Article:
Posts Tagged ‘palliative care’
Chemotherapy had been used with one of the two intentions: the hope to cure cancer, and the hope to prolong life. Palliative chemotherapy/care means chemotherapy which is taken without expecting it to be curative. In other words, palliative chemotherapy is a form of medical treatment that concentrates on reducing the severity of the disease symptoms, rather than trying to provide a cure. This means that most of the time, palliative chemotherapy are only offered to patients with incurable cancer, preferably to patients with excellent performance status and a tumor sensitive to chemotherapy.
Just like treating cancer, cytotoxic drugs are also used in palliative chemotherapy. They attack cells during cell divisions. They could be phase specific and cycle specific. Phase-specific drugs kill cells only when they are given during a certain phase of cells’ cycle. By prolonging the treatment using such drugs, the number of cells killed increases because cells divide randomly. Cycle-specific drugs target cells during any phase of the cells’ cycle, thus the number of cells killed increases when the dosage of such drugs increase. Other Antimetabolites are given as well. These anti metabolites could interfere with the incorportation of nucleic acid bases into the DNA.Given the potential toxicities of the chemotherapeutic agents, it is important to educate patients about the side effects of the drugs consumed. The main challenge for both the doctors and patients would be balancing symptom relief and treatment’s side effects. It is also crucial for the doctors to maintain a holistic view of patients with cancer and help patients to achieve the best possible quality of life.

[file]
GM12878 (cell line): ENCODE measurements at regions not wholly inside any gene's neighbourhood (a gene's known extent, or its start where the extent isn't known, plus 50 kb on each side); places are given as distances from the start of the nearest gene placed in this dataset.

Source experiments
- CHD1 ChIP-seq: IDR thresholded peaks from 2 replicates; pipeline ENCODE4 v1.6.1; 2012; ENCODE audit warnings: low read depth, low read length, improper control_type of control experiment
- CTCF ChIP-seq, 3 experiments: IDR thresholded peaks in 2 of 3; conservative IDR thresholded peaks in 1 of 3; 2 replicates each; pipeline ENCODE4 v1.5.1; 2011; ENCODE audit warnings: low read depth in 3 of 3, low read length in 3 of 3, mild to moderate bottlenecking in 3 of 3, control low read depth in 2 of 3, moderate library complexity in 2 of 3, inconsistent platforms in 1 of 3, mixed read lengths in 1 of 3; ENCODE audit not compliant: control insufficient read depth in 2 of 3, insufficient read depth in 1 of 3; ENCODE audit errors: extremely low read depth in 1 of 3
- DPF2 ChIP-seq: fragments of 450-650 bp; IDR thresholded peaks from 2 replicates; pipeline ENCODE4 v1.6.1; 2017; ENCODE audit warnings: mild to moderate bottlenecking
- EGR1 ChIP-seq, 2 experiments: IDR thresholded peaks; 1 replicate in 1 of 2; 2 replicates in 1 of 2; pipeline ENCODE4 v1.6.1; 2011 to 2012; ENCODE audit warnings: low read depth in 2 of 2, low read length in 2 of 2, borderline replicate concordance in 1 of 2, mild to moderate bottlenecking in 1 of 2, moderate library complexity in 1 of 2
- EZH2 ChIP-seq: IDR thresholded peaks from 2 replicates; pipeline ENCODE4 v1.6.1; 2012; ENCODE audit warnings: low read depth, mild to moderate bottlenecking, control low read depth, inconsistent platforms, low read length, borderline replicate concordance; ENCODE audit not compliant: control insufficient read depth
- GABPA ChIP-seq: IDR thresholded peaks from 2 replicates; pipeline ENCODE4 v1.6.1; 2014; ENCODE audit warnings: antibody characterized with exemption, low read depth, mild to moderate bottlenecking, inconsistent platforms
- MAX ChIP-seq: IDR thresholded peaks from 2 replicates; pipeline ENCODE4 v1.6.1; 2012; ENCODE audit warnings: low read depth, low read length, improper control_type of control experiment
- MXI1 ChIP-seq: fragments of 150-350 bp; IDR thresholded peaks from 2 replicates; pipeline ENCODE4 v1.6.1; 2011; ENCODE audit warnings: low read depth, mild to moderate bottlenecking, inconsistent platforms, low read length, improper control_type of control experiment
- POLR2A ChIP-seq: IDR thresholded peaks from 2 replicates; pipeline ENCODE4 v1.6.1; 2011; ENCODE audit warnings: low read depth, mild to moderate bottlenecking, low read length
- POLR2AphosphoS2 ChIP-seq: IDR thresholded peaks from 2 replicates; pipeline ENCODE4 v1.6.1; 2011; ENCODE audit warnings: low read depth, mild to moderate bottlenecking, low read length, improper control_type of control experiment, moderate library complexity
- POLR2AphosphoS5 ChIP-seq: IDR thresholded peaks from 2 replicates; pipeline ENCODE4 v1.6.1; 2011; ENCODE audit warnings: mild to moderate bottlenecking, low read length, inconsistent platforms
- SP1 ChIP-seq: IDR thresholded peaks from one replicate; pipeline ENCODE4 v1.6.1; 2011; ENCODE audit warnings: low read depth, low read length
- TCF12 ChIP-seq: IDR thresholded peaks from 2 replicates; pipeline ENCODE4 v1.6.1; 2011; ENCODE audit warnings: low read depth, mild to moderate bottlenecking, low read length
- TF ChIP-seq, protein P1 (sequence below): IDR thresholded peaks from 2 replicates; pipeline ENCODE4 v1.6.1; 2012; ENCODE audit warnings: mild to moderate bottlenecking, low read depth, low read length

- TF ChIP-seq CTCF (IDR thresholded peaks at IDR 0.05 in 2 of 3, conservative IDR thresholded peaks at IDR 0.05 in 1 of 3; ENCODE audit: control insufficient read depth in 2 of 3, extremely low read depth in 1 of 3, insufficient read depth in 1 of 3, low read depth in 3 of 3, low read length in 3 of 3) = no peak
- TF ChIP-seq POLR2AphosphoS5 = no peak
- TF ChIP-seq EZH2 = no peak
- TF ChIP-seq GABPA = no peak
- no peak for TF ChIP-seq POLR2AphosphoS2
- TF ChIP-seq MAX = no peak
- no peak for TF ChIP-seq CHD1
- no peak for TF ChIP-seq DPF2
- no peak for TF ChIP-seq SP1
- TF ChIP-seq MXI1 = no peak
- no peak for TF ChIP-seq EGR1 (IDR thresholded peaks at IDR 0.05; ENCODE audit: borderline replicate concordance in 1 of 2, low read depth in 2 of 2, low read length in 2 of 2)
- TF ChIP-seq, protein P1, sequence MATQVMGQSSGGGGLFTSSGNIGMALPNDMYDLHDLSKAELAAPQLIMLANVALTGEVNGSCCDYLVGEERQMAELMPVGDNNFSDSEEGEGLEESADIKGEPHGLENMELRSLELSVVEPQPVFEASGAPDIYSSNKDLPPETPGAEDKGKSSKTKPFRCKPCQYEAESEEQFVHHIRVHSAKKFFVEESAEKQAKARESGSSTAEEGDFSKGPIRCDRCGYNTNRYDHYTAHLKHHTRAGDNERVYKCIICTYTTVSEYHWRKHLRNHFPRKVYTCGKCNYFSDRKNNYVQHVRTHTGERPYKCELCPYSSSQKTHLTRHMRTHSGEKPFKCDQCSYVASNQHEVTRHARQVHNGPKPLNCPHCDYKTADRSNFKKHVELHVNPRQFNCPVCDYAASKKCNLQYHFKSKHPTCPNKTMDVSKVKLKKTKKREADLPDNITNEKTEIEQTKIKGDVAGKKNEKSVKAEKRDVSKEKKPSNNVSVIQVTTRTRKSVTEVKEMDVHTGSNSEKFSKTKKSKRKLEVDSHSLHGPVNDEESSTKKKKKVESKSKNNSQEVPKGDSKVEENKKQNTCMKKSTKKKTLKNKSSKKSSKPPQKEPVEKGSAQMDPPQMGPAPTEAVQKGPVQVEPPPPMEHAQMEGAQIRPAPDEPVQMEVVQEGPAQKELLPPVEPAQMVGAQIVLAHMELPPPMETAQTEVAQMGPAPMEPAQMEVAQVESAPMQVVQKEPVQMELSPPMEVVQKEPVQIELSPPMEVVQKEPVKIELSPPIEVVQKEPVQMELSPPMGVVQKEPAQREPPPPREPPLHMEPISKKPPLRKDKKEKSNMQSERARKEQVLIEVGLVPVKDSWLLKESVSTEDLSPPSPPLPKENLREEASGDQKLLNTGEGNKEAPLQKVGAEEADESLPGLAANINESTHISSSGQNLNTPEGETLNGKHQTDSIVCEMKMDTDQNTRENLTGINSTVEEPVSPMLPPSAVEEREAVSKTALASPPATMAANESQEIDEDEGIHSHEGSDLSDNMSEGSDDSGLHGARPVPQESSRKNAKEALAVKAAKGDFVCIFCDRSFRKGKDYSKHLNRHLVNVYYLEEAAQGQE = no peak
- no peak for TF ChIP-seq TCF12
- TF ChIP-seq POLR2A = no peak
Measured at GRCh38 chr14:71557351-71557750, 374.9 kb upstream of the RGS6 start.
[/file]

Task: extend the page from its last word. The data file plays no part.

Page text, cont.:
The main goals of palliative chemotherapy are:
- To relieve symptoms. By reducing a tumor, symptoms like shortness of breath and pain could be reduced. The effects of palliative chemotherapy in relieving symptoms vary, depending on the location of the tumor..
- To improving quality of life. There are studies and clinical trial data showing that such chemotherapy could improve the quality of life of the patients, and unlikely to result in any major survival advantage
- To slow the progress of cancer.
The survival benefits of palliative chemotherapy tend to be modest, and are usually measured in months rather than years. Even though such treatment could support the patients but usually there are always a wide gap between the patient’s hope and what is achievable. A United Kingdom based study shows that palliative chemotherapy could help to extend a patient’s life, who is suffering from non-small-cell lung cancer, for up to 2 months. 3 to 6 months for those suffering from pancreatic cancer. 5 to 9 months for those suffering from colorectal cancer.
In most countries, palliative care is provided by a team, consisting of doctors, nurses, nursing assistants, physiotherapist, social workers, volunteers and family members. The team would focus on optimizing the patient’s comfort. In the UK, palliative care includes inpatient care, day care, home care, and outpatient services. Palliative care may range from managing physical signs and symptoms of the patients, to treating depressions, to the care of patients during their last days and hours.
Tags: cancer treatment, chemotherapy, palliative care, Palliative chemotherapy
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